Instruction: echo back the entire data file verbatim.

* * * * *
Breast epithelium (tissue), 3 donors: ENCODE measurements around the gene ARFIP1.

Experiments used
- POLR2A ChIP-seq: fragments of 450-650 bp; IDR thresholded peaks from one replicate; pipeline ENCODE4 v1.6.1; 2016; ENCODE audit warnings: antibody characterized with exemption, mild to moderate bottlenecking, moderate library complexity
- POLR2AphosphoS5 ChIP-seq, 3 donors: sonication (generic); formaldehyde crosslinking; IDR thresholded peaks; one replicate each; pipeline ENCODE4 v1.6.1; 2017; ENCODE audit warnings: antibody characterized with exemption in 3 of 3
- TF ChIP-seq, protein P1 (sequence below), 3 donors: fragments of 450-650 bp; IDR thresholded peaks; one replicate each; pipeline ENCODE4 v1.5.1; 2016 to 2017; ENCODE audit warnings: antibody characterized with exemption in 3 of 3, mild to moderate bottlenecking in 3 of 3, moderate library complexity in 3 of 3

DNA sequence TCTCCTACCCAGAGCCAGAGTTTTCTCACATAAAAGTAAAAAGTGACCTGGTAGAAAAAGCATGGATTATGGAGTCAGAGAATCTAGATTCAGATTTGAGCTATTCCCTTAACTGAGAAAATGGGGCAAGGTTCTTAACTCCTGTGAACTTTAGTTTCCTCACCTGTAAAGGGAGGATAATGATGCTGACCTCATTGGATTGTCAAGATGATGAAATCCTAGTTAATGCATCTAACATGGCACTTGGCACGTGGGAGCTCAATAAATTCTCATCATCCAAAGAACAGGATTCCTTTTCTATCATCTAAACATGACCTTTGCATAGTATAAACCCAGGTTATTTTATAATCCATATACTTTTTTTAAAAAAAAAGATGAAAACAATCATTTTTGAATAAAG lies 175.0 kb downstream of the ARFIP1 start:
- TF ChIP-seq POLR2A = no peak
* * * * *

Breast epithelium (tissue), 3 donors: ENCODE measurements around the gene ARFIP1.

Experiments used
- POLR2A ChIP-seq: fragments of 450-650 bp; IDR thresholded peaks from one replicate; pipeline ENCODE4 v1.6.1; 2016; ENCODE audit warnings: antibody characterized with exemption, mild to moderate bottlenecking, moderate library complexity
- POLR2AphosphoS5 ChIP-seq, 3 donors: sonication (generic); formaldehyde crosslinking; IDR thresholded peaks; one replicate each; pipeline ENCODE4 v1.6.1; 2017; ENCODE audit warnings: antibody characterized with exemption in 3 of 3
- TF ChIP-seq, protein P1 (sequence below), 3 donors: fragments of 450-650 bp; IDR thresholded peaks; one replicate each; pipeline ENCODE4 v1.5.1; 2016 to 2017; ENCODE audit warnings: antibody characterized with exemption in 3 of 3, mild to moderate bottlenecking in 3 of 3, moderate library complexity in 3 of 3

DNA sequence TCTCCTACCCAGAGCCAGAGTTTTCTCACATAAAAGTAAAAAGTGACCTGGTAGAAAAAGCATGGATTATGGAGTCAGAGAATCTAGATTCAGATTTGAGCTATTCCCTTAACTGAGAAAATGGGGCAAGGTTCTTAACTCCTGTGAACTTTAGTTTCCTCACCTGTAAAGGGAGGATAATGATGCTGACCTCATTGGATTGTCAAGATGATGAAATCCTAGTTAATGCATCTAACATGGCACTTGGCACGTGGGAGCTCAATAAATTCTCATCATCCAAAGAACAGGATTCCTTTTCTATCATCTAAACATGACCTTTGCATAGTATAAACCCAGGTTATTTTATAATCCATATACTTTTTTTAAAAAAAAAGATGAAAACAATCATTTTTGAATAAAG lies 175.0 kb downstream of the ARFIP1 start:
- TF ChIP-seq POLR2A = no peak